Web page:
Medline ® Abstracts for References 41,43,44,57-60

of 'Reactive airways dysfunction syndrome and irritant-induced asthma'

41
TI
Persistent asthma after repeated exposure to high concentrations of gases in pulpmills.
AU
Chang-Yeung M, Lam S, Kennedy SM, Frew AJ
SO
Am J Respir Crit Care Med. 1994;149(6):1676.
 
This is a clinicopathologic study of three subjects with irritant-induced asthma. They were pulpmill workers who had a history of multiple "gassing" episodes that occurred over a period of years. Persistent symptoms of asthma and nonspecific bronchial hyperresponsiveness and/or variable airflow obstruction occurred after at least one episode of "gassing," resulting in symptoms severe enough to require emergency room treatment. One of the three subjects had normal spirometry values before he entered the pulpmill. Bronchial biopsy done on these subjects showed changes compatible with asthma, including thickened basement membrane in two and cellular infiltration with activated eosinophils and mononuclear cells in all three. The results of immunohistology of bronchial mucosal biopsy of these subjects were compared with those of patients with allergic asthma and patients with Western red cedar-induced asthma. Subjects with irritant-induced asthma had a greater density of activated eosinophils and fewer T-lymphocytes, suggesting that cell-mediated immune mechanisms are not involved in the pathogenesis of this condition.
AD
Department of Medicine, University of British Columbia, Vancouver General Hospital, Canada.
PMID
43
TI
AEOL10150: a novel therapeutic for rescue treatment after toxic gas lung injury.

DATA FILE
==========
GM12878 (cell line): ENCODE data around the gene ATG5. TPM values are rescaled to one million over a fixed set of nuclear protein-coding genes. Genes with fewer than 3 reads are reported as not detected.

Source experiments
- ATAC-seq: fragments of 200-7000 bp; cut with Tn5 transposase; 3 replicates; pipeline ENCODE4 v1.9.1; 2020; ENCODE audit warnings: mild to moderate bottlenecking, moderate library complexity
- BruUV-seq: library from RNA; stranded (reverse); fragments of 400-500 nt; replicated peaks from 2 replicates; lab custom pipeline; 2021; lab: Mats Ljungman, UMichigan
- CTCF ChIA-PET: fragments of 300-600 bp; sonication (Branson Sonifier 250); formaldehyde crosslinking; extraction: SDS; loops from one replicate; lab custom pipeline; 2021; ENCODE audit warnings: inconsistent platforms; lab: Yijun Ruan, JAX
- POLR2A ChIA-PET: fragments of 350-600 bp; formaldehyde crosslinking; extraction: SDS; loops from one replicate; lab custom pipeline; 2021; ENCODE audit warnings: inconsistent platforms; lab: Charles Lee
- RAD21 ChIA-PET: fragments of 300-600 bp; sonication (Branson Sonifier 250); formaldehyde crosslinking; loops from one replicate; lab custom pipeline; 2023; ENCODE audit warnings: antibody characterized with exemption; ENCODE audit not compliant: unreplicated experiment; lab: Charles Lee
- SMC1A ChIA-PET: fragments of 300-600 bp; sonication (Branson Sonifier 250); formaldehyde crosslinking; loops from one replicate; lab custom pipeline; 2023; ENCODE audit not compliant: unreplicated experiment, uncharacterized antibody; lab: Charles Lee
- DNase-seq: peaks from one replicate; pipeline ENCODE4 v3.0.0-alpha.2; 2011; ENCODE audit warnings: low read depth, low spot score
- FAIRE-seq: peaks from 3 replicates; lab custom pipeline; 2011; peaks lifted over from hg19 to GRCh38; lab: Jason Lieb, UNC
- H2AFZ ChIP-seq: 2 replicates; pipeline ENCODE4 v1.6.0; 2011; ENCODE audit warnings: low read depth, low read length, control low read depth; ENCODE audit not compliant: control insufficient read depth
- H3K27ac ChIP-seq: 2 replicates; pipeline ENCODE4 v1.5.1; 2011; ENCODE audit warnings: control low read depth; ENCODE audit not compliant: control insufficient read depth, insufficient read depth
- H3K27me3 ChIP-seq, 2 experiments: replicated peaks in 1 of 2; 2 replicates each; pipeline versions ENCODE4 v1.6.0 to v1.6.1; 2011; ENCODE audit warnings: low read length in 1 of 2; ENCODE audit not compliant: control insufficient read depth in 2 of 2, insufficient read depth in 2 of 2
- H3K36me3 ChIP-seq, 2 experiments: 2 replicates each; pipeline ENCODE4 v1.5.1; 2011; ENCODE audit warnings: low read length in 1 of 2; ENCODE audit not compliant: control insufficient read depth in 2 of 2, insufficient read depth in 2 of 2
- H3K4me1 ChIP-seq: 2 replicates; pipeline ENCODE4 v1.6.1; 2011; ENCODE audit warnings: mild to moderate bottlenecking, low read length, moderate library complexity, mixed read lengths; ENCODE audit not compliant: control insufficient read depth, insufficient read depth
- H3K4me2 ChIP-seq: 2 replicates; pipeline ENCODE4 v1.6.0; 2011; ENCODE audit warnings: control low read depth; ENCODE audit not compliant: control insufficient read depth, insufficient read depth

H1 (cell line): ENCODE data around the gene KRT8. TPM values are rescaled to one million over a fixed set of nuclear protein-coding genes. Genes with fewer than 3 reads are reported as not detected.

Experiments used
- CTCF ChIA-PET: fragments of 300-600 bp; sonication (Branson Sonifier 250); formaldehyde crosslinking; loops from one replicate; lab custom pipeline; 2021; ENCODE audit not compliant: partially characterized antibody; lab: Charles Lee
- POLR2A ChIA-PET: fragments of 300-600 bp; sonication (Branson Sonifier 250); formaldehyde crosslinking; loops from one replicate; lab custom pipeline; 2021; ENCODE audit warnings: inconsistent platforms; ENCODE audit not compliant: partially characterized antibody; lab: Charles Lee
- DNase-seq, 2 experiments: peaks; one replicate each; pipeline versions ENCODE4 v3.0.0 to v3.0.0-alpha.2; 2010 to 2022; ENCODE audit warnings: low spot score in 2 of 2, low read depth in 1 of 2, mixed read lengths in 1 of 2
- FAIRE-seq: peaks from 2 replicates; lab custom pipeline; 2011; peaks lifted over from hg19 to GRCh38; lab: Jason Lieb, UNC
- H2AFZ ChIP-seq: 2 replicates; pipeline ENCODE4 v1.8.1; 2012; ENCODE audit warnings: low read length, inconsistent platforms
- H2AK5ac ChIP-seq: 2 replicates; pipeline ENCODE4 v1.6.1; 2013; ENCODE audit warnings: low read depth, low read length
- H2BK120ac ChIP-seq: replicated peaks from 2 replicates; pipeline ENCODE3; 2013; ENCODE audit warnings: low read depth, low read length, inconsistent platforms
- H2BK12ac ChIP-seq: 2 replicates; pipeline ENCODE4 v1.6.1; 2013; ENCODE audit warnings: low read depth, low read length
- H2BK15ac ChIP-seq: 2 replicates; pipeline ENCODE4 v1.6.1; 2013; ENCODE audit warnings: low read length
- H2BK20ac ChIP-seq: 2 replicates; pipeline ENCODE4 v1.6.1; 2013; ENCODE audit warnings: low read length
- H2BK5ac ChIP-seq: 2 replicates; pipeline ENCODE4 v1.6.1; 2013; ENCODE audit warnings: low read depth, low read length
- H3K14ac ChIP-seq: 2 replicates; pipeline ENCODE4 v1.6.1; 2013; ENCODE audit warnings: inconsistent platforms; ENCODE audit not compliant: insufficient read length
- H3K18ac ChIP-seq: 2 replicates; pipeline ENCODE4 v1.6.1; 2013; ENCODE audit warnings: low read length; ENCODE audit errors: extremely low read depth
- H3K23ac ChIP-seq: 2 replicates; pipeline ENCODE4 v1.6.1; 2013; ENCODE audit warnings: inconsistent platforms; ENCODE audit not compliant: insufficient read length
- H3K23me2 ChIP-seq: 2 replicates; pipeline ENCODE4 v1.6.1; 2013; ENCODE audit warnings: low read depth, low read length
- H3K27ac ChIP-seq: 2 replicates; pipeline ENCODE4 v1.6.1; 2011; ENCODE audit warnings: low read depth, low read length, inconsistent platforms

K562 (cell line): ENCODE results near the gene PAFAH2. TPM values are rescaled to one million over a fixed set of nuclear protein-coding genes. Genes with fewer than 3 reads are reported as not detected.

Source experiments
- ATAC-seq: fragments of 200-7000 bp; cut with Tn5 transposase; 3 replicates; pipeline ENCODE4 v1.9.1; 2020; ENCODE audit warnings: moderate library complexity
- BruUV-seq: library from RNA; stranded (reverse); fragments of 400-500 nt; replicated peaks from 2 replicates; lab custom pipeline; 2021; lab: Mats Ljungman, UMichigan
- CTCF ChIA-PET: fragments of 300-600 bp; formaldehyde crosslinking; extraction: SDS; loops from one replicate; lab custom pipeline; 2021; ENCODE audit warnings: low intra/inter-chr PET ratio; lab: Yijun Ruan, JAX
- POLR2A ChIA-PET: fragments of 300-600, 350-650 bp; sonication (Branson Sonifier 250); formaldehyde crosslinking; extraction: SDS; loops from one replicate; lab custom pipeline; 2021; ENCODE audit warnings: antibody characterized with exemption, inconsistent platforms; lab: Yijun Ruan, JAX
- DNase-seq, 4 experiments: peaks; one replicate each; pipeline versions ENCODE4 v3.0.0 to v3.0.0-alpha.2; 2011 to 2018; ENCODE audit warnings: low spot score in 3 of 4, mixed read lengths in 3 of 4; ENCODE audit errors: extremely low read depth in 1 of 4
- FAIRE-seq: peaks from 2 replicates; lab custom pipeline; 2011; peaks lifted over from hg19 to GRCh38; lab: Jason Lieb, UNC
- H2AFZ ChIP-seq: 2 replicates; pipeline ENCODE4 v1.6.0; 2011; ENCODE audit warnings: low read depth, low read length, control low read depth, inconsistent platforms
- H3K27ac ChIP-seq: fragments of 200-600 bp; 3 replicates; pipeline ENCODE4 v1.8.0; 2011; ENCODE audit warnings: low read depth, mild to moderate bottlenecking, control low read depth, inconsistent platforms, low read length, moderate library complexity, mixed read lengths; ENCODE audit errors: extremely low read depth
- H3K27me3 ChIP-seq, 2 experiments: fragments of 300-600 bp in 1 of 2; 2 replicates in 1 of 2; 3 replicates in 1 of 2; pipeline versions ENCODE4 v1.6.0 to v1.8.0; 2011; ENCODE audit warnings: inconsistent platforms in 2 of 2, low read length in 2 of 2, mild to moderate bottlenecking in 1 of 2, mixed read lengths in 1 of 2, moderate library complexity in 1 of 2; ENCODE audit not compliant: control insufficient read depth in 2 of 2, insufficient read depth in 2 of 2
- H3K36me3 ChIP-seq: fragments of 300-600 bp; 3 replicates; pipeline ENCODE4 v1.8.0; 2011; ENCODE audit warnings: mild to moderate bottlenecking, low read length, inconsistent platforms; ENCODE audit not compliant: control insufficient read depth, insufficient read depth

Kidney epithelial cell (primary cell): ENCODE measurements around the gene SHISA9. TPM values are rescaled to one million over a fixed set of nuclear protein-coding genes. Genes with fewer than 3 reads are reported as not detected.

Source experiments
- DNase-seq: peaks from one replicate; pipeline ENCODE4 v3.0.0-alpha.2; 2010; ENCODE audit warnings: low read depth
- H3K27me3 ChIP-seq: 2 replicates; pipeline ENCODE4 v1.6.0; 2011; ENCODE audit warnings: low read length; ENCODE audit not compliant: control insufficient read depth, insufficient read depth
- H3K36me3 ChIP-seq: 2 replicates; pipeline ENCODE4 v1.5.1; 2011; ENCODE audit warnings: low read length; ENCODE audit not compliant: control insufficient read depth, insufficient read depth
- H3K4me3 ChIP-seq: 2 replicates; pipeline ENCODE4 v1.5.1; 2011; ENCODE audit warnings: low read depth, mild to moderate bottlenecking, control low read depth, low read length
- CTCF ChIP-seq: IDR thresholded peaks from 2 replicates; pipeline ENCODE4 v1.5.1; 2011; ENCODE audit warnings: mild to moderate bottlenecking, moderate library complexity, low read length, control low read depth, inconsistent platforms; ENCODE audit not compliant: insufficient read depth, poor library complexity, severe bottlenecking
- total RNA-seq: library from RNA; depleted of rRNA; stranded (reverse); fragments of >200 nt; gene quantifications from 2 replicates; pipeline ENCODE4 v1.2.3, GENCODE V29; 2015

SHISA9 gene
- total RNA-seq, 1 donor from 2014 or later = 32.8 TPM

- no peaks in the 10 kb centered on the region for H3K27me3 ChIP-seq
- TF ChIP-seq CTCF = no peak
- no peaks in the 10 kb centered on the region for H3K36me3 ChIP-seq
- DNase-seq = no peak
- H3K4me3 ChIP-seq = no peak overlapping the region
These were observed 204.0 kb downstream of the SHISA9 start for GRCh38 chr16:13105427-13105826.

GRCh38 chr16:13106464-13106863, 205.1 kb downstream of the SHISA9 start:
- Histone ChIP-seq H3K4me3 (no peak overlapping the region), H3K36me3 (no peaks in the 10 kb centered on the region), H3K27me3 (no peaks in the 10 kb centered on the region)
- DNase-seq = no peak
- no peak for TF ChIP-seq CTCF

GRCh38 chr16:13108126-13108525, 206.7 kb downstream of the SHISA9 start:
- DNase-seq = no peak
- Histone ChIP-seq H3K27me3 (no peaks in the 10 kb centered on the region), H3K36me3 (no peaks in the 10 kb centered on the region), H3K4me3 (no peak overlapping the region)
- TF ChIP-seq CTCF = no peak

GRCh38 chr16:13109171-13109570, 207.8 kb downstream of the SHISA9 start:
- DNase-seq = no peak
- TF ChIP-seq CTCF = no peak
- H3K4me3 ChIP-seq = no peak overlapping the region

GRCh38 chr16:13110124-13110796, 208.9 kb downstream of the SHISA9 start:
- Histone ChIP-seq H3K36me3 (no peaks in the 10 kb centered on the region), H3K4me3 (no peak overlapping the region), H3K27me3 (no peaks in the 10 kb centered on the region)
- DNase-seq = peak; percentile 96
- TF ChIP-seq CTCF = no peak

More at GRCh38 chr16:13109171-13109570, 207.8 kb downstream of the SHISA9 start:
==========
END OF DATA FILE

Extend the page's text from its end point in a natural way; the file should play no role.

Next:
AU
McGovern T, Day BJ, White CW, Powell WS, Martin JG
SO
Free Radic Biol Med. 2011 Mar;50(5):602-8. Epub 2010 Dec 13.
 
New therapeutics designed as rescue treatments after toxic gas injury such as from chlorine (Cl(2)) are an emerging area of interest. We tested the effects of the metalloporphyrin catalytic antioxidant AEOL10150, a compound that scavenges peroxynitrite, inhibits lipid peroxidation, and has SOD and catalase-like activities, on Cl(2)-induced airway injury. Balb/C mice received 100ppm Cl(2) gas for 5 min. Four groups were studied: Cl(2) only, Cl(2) followed by AEOL10150 1 and 9 h after exposure, AEOL10150 only, and control. Twenty-four hours after Cl(2) gas exposure airway responsiveness to aerosolized methacholine (6.25-50mg/ml) was measured using a small-animal ventilator. Bronchoalveolar lavage (BAL) was performed to assess airway inflammation and protein. Whole lung tissue was assayed for 4-hydroxynonenal. In separate groups, lungs were collected at 72 h after Cl(2) injury to evaluate epithelial cell proliferation. Mice exposed to Cl(2) showed a significantly higher airway resistance compared to control, Cl(2)/AEOL10150, or AEOL10150-only treated animals in response to methacholine challenge. Eosinophils, neutrophils, and macrophages were elevated in BAL of Cl(2)-exposed mice. AEOL10150 attenuated the increases in neutrophils and macrophages. AEOL10150 prevented Cl(2)-induced increase in BAL fluid protein. Chlorine induced an increase in the number of proliferating airwayepithelial cells, an effect AEOL10150 attenuated. 4-Hydroxynonenal levels in the lung were increased after Cl(2) and this effect was prevented with AEOL10150. AEOL10150 is an effective rescue treatment for Cl(2)-induced airway hyperresponsiveness, airway inflammation, injury-induced airway epithelial cell regeneration, and oxidative stress.
AD
Meakins Christie Laboratories, Department of Medicine, McGill University, Montreal, QC H2X 2P2, Canada.
PMID
44
TI
Persistent respiratory health effects after a metam sodium pesticide spill.
AU
Cone JE, Wugofski L, Balmes JR, Das R, Bowler R, Alexeeff G, Shusterman D
SO